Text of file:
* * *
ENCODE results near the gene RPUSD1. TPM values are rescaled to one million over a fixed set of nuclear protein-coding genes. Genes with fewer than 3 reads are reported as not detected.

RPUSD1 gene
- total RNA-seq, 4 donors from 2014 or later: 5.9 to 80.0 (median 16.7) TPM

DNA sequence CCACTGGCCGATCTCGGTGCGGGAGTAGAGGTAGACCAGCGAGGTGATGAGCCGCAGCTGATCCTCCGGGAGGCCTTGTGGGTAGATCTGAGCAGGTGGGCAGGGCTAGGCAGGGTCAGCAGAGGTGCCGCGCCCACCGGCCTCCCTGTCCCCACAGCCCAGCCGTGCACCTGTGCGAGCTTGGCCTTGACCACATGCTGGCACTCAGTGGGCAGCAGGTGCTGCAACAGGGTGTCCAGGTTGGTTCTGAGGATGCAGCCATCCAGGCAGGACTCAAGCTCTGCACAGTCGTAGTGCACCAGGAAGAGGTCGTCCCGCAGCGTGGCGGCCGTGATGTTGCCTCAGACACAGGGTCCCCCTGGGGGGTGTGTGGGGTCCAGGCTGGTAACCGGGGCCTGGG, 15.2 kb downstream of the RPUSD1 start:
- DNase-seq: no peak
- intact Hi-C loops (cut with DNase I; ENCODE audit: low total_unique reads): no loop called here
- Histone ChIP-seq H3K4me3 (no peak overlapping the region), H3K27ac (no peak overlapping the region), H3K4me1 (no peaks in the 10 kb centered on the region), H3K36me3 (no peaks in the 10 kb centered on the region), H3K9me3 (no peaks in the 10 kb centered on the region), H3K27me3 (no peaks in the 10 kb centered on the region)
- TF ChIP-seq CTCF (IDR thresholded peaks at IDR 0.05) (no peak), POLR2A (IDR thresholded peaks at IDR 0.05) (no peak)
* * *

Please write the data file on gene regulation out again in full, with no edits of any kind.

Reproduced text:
ENCODE results near the gene RPUSD1. TPM values are rescaled to one million over a fixed set of nuclear protein-coding genes. Genes with fewer than 3 reads are reported as not detected.

RPUSD1 gene
- total RNA-seq, 4 donors from 2014 or later: 5.9 to 80.0 (median 16.7) TPM

DNA sequence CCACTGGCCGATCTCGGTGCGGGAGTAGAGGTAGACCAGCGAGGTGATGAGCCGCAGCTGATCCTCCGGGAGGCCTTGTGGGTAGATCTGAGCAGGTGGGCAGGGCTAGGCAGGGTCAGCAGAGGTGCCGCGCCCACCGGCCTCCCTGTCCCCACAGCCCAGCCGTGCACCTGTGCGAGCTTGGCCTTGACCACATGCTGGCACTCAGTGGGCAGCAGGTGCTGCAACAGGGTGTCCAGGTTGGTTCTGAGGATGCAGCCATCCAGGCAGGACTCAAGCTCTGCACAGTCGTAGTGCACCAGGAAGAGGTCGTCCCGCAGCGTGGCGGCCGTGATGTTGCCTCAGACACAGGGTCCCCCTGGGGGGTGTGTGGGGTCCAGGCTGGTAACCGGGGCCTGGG, 15.2 kb downstream of the RPUSD1 start:
- DNase-seq: no peak
- intact Hi-C loops (cut with DNase I; ENCODE audit: low total_unique reads): no loop called here
- Histone ChIP-seq H3K4me3 (no peak overlapping the region), H3K27ac (no peak overlapping the region), H3K4me1 (no peaks in the 10 kb centered on the region), H3K36me3 (no peaks in the 10 kb centered on the region), H3K9me3 (no peaks in the 10 kb centered on the region), H3K27me3 (no peaks in the 10 kb centered on the region)
- TF ChIP-seq CTCF (IDR thresholded peaks at IDR 0.05) (no peak), POLR2A (IDR thresholded peaks at IDR 0.05) (no peak)